Believable Evil

I’ve learned a lot at the conventions and conferences I’ve attended in the last few years and I’d like to share the best bits on my blog whenever I get the time. Today’s post is from a panel at VCON in 2008, my first convention ever. Lucky for me, there were two author guests of honour that year, Kelley Armstrong and Patrick Rothfuss. My experiences at this convention led me to start writing seriously.

In a panel called “Believable Evil,” four panellists discussed evil characters in speculative fiction. Here are some key points I picked up from this panel:

1.  Evil people don’ t consider themselves evil. This is what makes them believable.

2.  A “good” villain needs clear motivation that not only makes sense to them, the reader can also kind of see their point, even if it’s not necessarily understandable to them.

3.  A villain thinks everyone else is the bad guys. They think they are in the right.

4.  Things that you don’t expect about or from a villain will make them believable. (ie, they love their dog, they treasure their time with their ailing mother)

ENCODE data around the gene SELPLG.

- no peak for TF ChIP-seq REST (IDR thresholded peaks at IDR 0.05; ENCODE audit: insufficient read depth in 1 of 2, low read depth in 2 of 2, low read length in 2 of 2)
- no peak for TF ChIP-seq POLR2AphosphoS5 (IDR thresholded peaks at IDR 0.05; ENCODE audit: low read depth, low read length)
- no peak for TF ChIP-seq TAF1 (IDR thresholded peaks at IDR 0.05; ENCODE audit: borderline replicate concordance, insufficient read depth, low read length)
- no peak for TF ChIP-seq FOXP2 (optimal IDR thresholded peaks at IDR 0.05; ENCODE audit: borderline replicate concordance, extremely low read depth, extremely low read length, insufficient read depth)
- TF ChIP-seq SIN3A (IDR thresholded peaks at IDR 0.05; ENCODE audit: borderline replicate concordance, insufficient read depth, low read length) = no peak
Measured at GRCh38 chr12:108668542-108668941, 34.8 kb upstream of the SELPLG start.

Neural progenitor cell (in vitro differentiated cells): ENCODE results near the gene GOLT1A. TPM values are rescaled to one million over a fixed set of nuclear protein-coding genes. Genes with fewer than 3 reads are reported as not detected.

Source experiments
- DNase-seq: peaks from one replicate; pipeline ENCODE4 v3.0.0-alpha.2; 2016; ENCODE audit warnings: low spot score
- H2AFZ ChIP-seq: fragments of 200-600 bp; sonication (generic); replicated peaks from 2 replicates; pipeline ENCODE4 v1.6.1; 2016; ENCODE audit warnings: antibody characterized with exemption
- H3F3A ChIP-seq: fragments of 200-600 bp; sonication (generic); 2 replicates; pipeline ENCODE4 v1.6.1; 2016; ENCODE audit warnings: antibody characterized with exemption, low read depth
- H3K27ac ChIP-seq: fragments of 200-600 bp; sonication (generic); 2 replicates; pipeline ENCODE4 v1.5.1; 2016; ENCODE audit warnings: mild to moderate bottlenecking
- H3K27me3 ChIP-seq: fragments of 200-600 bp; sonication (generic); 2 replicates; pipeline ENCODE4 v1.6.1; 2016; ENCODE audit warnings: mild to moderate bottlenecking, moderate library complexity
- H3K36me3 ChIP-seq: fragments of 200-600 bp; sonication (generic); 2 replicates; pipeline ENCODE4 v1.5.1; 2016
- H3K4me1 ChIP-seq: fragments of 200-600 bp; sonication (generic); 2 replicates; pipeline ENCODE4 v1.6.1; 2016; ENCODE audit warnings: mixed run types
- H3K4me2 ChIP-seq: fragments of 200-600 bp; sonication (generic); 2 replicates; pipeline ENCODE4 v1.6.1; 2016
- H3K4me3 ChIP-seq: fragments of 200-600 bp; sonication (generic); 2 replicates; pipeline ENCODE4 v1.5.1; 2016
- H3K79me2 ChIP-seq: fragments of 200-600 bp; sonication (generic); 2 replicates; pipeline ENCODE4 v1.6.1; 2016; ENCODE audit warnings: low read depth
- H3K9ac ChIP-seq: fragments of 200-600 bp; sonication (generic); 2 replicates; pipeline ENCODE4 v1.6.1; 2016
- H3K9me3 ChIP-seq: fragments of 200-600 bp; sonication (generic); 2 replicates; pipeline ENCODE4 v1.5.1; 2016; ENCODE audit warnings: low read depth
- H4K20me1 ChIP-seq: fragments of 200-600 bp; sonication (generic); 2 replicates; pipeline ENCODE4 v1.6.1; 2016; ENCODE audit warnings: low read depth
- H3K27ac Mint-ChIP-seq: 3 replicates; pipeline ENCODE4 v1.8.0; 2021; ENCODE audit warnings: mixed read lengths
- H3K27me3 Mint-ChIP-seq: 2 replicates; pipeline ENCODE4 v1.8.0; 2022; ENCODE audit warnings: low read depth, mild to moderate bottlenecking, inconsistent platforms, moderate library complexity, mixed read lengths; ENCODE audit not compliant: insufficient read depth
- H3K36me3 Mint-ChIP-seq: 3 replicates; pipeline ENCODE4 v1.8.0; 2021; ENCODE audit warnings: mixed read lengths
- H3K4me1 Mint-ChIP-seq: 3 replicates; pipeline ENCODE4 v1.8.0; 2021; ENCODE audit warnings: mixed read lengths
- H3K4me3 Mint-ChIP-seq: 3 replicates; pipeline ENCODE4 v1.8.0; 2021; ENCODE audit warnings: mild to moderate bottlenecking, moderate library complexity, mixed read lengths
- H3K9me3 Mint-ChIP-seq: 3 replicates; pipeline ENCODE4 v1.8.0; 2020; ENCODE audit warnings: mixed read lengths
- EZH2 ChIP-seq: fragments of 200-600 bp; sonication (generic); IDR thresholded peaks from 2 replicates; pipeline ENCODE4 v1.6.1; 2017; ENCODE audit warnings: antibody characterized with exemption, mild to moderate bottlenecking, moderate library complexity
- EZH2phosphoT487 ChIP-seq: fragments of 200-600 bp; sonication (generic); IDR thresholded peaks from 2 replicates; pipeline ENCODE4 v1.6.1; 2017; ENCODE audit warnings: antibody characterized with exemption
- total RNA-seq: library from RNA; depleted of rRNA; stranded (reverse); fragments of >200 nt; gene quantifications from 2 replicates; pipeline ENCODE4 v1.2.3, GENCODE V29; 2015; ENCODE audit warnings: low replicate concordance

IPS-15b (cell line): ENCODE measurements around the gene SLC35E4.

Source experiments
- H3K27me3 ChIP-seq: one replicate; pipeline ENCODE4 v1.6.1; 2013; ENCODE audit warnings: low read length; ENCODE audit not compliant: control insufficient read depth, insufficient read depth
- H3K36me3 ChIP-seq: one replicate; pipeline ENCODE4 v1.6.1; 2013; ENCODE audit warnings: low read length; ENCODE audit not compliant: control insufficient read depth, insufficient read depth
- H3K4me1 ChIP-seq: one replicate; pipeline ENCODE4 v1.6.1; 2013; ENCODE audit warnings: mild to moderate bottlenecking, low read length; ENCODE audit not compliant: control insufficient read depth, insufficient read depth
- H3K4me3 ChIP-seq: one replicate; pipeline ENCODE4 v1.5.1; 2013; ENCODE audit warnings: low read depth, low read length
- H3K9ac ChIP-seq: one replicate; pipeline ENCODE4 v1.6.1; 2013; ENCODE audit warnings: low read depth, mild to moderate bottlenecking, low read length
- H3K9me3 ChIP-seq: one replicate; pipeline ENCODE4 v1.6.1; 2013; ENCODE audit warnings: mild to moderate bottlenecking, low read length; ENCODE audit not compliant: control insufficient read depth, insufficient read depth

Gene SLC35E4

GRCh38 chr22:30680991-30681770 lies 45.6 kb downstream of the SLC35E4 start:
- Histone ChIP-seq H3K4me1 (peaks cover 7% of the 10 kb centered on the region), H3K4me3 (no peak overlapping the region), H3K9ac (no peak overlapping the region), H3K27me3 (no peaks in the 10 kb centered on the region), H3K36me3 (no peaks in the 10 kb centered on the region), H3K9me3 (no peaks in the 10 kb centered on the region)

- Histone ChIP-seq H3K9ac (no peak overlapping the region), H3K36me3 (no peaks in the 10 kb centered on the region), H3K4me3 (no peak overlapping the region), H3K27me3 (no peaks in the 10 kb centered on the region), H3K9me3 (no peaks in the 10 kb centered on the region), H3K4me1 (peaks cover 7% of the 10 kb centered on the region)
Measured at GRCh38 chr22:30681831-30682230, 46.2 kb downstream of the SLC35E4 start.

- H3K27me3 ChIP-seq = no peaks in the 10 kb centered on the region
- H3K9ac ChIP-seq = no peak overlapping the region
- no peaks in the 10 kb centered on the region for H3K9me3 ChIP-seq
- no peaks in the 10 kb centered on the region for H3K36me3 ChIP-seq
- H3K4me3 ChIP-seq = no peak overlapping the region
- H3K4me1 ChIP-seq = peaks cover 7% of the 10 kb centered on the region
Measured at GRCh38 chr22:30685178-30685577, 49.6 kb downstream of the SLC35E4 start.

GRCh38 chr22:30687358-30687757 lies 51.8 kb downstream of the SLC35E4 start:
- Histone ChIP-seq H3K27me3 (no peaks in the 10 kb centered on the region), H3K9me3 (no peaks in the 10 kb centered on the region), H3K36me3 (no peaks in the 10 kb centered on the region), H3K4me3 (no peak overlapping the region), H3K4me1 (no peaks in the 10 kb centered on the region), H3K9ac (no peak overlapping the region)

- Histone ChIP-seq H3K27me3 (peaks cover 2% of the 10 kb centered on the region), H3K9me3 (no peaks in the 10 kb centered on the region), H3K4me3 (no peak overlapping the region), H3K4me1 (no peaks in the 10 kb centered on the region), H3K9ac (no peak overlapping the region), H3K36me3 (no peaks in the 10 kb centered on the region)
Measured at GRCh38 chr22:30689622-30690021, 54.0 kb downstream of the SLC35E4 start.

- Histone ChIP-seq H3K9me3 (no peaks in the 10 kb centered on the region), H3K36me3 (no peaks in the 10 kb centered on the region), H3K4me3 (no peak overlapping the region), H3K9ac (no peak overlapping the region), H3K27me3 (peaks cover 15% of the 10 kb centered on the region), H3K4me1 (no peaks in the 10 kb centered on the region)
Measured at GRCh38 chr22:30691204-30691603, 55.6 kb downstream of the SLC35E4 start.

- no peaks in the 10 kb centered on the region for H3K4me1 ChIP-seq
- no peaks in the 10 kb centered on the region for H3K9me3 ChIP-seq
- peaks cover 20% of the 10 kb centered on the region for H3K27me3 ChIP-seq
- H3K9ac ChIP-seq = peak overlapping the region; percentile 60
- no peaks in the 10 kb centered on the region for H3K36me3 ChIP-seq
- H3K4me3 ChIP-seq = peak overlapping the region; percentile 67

5.  Avoid the typical rut of fantasy of an ‘evil sorcerer’ trying to destroy the world or the narcissistic villain who’s mean to his minions. Nasty people are good to their friends too.

6.  The reader needs to be able to relate to the villain.

Some of the best advice I’ve read on creating great villains can be found on Alexandra Sokoloff’s blog. As a screenwriter and novelist, Alexandra dishes out tricks of screenwriting for the author and that includes how to write an incredible villain. I highly recommend checking out her two part series.

What Makes a Great Villain Part One

What Makes a Great Villain Part Two

Another great resource is The Fire in Fiction by top New York agency owner Donald Maass. Among other excellent advice, he goes into great detail about how to develop your protagonist into a believable character.

I hope these pointers help you develop your villains into believable characters!

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